Construction jobs: Not quite a comeback yet
Construction firms hired only 18,000 workers last year
Some construction firms expect to hire more workers in 2013, but don't call it a comeback just yet.
About 31% of construction companies plan to hire workers this year, while only 9% of firms plan to cut jobs. The others either expect to keep their staff levels the same, or aren't sure of their hiring plans yet, according to a survey by the Associated General Contractors of America.
While the industry is still far from a hiring boom, it marks some improvement over a year earlier when 31% of firms planned to cut employees, nearly canceling out the 37% that planned to hire.
"2013 should be a good year, but not a great year for most construction firms," said Ken Simonson, chief economist for the Associated General Contractors of America.
In the survey of 1,300 firms, only 20% said they expect the overall construction market to grow in 2013, while 56% don't expect it to grow again until at least 2015.
The construction industry was by far the hardest hit sector in the jobs crisis. Of the 8.8 million jobs lost in the U.S. economy, a whopping 2.2 million were in construction. Most of those jobs have yet to come back.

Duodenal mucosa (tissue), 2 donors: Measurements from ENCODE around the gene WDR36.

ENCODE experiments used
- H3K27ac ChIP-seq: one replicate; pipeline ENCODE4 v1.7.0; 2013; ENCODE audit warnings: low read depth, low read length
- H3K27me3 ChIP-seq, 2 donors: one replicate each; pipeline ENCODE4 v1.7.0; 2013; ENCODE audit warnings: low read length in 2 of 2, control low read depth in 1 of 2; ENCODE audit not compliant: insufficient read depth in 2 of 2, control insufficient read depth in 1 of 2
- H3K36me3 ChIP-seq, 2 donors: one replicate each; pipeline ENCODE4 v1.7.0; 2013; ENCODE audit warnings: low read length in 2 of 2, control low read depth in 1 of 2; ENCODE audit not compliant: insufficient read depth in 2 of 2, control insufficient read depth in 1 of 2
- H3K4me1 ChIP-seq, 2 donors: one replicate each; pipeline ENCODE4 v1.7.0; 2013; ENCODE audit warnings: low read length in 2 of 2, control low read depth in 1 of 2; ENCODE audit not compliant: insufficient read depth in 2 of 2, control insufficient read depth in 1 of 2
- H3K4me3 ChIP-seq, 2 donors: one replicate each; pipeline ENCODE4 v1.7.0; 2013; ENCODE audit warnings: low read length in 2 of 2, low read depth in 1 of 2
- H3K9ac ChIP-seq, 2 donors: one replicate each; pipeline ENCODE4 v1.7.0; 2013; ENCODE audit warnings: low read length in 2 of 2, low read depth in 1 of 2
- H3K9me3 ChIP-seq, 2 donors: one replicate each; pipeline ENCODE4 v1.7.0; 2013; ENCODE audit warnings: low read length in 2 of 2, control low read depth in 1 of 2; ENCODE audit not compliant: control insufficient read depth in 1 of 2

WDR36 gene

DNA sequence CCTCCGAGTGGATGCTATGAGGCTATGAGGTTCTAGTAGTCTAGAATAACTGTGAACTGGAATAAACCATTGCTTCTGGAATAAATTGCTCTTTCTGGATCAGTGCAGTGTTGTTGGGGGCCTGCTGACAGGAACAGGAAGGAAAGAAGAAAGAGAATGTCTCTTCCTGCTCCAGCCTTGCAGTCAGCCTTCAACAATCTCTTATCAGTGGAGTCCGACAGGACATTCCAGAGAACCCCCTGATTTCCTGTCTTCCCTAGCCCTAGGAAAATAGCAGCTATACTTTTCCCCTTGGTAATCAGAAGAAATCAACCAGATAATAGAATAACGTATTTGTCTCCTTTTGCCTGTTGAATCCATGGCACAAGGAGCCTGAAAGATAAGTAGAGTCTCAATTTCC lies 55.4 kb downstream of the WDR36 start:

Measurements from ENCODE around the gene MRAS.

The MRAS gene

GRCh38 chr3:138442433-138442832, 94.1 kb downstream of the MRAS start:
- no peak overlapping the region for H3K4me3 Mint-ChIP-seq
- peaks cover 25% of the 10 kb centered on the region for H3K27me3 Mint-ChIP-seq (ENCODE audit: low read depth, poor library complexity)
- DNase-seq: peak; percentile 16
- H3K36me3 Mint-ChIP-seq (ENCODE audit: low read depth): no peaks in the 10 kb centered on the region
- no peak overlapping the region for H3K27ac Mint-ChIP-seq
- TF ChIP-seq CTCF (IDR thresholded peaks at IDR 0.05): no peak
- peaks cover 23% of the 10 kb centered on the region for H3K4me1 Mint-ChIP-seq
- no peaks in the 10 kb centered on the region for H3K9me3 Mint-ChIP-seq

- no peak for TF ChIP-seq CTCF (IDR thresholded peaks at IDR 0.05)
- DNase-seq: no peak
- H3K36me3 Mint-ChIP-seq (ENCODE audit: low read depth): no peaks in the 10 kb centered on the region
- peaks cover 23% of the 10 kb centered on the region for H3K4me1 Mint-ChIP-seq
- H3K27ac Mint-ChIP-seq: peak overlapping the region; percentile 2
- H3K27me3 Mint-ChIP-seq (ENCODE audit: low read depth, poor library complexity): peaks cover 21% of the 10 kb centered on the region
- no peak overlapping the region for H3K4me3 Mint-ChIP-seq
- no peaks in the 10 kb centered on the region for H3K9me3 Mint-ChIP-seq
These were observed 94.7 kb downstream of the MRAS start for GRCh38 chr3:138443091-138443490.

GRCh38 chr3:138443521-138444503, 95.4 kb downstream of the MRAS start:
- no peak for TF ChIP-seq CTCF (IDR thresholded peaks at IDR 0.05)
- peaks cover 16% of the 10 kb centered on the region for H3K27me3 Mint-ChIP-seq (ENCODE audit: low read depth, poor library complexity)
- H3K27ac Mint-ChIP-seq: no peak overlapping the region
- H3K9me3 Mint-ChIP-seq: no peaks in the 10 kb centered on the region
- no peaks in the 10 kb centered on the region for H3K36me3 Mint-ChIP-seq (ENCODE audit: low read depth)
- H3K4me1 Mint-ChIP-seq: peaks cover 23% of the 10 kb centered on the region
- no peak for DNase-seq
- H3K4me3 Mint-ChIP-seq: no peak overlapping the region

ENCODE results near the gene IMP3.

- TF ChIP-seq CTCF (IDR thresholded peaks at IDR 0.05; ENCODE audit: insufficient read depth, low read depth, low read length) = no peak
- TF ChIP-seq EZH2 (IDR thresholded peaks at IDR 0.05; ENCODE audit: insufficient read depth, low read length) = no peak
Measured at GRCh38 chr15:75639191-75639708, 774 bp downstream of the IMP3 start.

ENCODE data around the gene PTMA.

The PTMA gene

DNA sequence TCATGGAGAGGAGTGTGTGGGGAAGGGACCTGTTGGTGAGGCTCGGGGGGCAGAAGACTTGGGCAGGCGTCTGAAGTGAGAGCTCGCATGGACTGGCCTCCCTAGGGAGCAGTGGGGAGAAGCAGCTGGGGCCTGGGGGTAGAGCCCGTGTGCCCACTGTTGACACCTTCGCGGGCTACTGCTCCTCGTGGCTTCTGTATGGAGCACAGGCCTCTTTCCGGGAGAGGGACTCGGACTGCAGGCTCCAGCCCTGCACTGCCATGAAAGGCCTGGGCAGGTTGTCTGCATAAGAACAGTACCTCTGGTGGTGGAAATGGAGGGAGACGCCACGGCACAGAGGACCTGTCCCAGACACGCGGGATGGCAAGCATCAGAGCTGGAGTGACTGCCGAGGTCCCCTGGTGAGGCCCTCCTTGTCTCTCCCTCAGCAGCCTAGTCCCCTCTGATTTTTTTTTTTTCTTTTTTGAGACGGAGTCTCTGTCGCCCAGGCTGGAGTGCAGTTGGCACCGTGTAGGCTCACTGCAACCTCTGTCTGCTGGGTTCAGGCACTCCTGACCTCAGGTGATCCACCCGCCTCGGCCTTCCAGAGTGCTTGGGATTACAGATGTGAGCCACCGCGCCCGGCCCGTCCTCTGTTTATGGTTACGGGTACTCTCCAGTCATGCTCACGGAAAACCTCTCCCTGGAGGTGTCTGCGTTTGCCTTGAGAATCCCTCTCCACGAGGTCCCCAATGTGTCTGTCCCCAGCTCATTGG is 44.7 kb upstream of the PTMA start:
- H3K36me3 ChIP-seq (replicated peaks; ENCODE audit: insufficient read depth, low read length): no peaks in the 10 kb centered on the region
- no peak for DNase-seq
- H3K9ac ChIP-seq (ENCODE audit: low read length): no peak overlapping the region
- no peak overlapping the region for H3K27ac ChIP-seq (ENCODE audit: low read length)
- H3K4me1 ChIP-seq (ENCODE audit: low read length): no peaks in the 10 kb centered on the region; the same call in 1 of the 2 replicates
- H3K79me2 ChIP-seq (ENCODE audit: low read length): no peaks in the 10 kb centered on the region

Construction firms hired only 18,000 workers last year, and one in five construction laborers were unemployed, according to the Labor Department.
Many of the gains have been confined to specific areas, like North Dakota and central Texas, where the shale gas industry has created demand for mining-related construction jobs.
"We've seen a dramatic increase in the demand for labor," said Dean Word, partner at Dean Word Industries, a road building firm in New Braunfels, Texas.
Firms there are looking for skilled pipeline welders, inspectors, excavators and commercial tanker drivers. "They're paying the premium prices for labor that will show up regularly and pass a drug test," Word said.
That contrasts dramatically with regions still suffering from the fallout of the housing boom and bust.
"Drive toward Sacramento, and it might remind you of the dust bowl," said John Nunan, president of Unger Construction in Sacramento, Calif. "Construction activity has ground to a halt."
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